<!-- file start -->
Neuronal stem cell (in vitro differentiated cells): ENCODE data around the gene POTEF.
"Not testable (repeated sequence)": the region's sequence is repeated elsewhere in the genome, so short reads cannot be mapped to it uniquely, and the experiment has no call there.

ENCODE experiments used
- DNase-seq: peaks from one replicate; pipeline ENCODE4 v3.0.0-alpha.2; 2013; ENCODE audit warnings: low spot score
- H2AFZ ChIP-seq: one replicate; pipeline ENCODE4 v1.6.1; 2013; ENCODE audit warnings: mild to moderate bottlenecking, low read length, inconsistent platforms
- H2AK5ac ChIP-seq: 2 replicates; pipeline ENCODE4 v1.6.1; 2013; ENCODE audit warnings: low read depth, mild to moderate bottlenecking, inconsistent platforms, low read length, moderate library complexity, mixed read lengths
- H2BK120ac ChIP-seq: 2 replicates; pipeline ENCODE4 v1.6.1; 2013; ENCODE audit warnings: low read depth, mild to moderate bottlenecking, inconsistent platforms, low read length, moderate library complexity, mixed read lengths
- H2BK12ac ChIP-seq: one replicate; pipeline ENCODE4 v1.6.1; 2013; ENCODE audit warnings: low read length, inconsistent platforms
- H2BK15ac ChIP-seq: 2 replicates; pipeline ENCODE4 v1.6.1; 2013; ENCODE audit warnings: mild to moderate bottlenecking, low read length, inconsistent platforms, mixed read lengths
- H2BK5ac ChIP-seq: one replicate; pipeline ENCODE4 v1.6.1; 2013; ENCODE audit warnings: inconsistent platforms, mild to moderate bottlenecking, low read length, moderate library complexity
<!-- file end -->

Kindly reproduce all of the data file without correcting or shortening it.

Neuronal stem cell (in vitro differentiated cells): ENCODE data around the gene POTEF.
"Not testable (repeated sequence)": the region's sequence is repeated elsewhere in the genome, so short reads cannot be mapped to it uniquely, and the experiment has no call there.

ENCODE experiments used
- DNase-seq: peaks from one replicate; pipeline ENCODE4 v3.0.0-alpha.2; 2013; ENCODE audit warnings: low spot score
- H2AFZ ChIP-seq: one replicate; pipeline ENCODE4 v1.6.1; 2013; ENCODE audit warnings: mild to moderate bottlenecking, low read length, inconsistent platforms
- H2AK5ac ChIP-seq: 2 replicates; pipeline ENCODE4 v1.6.1; 2013; ENCODE audit warnings: low read depth, mild to moderate bottlenecking, inconsistent platforms, low read length, moderate library complexity, mixed read lengths
- H2BK120ac ChIP-seq: 2 replicates; pipeline ENCODE4 v1.6.1; 2013; ENCODE audit warnings: low read depth, mild to moderate bottlenecking, inconsistent platforms, low read length, moderate library complexity, mixed read lengths
- H2BK12ac ChIP-seq: one replicate; pipeline ENCODE4 v1.6.1; 2013; ENCODE audit warnings: low read length, inconsistent platforms
- H2BK15ac ChIP-seq: 2 replicates; pipeline ENCODE4 v1.6.1; 2013; ENCODE audit warnings: mild to moderate bottlenecking, low read length, inconsistent platforms, mixed read lengths
- H2BK5ac ChIP-seq: one replicate; pipeline ENCODE4 v1.6.1; 2013; ENCODE audit warnings: inconsistent platforms, mild to moderate bottlenecking, low read length, moderate library complexity